New Yorkers will try to tell you that they can make a better hot dog than Chicago, as if a gray, rubbery frank served by some guy in a dirty apron on a street corner is better than a Chicago-style garden on a bun. And don’t you dare let them tell you their pizza is better. Folding a cardboard-thin slice in half to drain the grease and make it edible is not a selling point. But they might have us beat in one food category: the deli.
For such a big city full of huge appetites (and huge bellies), the deli lineup in Chicago is surprisingly thin. The classic Jewish delis are either take-out style groceries like Ashkenaz or antiseptic, yuppie facsimiles like Eleven City Diner or Max & Benny’s. But what we lack in good places for lox and schmear, we make up for in one magnificent sandwich: the corned beef at Manny’s.
Manny’s Cafeteria and Delicatessen in the South Loop on Jefferson near Roosevelt doesn’t qualify strictly as a deli. The “cafeteria” part of its name is more apt. They serve everything from short ribs to spaghetti and meatballs, and while you can get smoked fish and chopped liver, it’s not why you go there. Manny’s is best known for its heaping corned beef sandwiches, a pile of sliced meat so huge that the bread is a mere afterthought, something placed on top not out of necessity but mere custom, like a paper umbrella in a tropical drink. Throw in a potato pancake the size of your hand and a couple dill pickle spears, and two adults could split the plate and still leave fully sated.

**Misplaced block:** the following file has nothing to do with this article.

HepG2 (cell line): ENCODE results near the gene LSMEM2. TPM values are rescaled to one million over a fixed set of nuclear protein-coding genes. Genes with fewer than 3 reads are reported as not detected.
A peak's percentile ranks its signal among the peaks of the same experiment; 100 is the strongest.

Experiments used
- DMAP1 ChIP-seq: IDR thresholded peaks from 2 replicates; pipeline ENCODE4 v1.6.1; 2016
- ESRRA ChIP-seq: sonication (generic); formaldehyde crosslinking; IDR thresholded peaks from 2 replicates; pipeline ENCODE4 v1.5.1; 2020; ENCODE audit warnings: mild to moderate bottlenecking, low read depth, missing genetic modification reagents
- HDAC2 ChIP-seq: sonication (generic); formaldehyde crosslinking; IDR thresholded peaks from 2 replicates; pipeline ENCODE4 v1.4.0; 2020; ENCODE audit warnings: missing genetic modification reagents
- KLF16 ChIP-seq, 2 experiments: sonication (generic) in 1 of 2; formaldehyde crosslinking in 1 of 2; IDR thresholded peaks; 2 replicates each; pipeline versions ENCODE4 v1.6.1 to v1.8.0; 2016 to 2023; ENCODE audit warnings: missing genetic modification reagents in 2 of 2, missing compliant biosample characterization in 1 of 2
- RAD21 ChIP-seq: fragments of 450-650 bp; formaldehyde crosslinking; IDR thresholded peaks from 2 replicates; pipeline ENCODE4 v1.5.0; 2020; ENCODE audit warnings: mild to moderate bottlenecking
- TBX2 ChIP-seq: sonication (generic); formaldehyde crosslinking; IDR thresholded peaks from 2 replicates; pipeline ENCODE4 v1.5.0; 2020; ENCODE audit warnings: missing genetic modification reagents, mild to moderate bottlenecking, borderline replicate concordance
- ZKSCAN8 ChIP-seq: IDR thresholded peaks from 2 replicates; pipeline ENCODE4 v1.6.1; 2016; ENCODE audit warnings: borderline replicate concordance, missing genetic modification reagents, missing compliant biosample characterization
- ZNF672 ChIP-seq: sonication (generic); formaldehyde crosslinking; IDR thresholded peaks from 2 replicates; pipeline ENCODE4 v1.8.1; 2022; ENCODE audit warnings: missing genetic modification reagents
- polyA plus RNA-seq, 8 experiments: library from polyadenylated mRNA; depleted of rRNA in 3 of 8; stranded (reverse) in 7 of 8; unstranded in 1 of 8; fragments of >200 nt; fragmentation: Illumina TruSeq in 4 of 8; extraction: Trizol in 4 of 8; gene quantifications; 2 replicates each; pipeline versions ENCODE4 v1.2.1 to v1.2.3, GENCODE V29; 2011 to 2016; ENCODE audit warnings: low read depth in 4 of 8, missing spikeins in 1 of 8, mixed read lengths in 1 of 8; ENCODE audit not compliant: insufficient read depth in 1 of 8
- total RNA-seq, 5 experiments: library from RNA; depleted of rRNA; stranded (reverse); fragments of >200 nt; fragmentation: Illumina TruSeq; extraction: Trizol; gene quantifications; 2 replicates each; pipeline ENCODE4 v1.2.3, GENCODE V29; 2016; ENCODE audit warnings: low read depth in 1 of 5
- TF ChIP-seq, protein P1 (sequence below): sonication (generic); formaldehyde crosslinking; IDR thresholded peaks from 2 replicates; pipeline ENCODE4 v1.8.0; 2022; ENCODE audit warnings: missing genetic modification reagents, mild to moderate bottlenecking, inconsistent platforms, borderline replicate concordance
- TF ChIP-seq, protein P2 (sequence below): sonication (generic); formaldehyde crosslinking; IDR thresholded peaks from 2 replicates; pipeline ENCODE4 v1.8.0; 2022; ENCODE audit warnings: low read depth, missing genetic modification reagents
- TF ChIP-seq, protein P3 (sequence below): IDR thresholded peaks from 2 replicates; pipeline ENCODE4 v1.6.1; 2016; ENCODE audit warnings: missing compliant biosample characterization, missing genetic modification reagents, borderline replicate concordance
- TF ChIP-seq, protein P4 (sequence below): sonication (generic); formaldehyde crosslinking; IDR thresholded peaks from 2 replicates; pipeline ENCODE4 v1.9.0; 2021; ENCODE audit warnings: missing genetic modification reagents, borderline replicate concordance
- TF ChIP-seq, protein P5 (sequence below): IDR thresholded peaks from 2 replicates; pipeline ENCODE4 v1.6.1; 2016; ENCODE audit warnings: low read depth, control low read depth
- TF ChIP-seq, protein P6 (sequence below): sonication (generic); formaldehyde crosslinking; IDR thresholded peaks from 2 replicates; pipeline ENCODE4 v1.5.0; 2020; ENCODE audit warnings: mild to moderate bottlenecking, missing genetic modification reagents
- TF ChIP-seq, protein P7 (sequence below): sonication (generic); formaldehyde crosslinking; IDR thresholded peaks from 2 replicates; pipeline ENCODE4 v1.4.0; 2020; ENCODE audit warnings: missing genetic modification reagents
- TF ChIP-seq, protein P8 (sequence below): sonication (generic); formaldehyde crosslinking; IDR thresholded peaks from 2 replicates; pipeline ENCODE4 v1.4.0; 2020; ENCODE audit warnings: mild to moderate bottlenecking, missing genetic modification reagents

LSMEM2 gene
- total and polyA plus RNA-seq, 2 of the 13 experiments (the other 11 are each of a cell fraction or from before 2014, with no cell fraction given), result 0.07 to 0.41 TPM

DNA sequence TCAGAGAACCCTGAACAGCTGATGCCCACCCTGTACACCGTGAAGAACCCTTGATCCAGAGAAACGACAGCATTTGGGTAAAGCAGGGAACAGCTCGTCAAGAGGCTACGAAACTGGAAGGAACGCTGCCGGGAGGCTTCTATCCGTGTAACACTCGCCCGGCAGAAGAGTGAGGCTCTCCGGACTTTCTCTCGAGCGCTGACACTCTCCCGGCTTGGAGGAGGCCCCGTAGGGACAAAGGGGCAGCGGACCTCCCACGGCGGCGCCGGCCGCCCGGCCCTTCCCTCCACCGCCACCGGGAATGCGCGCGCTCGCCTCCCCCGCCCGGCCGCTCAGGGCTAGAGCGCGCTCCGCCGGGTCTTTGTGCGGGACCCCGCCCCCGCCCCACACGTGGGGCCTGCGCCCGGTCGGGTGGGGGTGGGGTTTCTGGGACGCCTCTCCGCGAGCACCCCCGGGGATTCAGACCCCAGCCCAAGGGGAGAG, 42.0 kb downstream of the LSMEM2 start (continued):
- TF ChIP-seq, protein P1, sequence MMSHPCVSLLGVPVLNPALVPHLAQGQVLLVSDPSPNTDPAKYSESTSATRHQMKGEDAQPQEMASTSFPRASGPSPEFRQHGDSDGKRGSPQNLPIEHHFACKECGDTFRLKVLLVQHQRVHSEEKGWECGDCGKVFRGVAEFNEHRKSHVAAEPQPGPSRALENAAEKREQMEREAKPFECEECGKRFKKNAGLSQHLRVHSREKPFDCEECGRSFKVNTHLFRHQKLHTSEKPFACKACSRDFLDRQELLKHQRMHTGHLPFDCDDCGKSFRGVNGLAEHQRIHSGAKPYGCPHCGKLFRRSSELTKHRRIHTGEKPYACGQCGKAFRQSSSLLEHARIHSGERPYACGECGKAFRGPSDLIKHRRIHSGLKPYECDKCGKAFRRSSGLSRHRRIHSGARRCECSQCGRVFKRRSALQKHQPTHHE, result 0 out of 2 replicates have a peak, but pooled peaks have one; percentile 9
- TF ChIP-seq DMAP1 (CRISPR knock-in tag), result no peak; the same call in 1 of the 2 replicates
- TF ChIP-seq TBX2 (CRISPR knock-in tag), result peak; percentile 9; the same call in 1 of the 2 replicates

The corned beef at Manny’s is so epic that I feel the need to offer this guide to ordering it properly. If you just want a sandwich, go to Jimmy John’s or *shudder* a Subway. Don’t waste your time at Manny’s, for this is the corned beef of statesmen. Mayor Daley was a regular there, hosting his “corned beef and a handshake” fundraisers. Our current honey badger of a mayor Rahm Emanuel frequents the place, and President Obama himself gets the corned beef and cherry pie to go when he’s in town. No, you don’t just saunter into Manny’s and ask for a sandwich. You conduct yourself with the gravitas it deserves, nay, demands.
When you first enter Manny’s, you’re confronted with a large menu board listing the selections for the day. You can disregard this sign for now. While the other food at Manny’s is delicious too—I personally recommend the beef stew and a knish with gravy—you can branch out later once you’ve mastered the corned beef.
Pick up your tray and utensils, and slide them down the aluminum railing in front of the steam table with the various hot entrees and sides. A man with a mustache will greet you and ask you what you would like. He might be black, he might be white, he might be Hispanic, but he will have a mustache. This is a recurring theme at Manny’s. Tell the man with the mustache no thank you, you’re here for the corned beef, and keep sliding your tray down the line.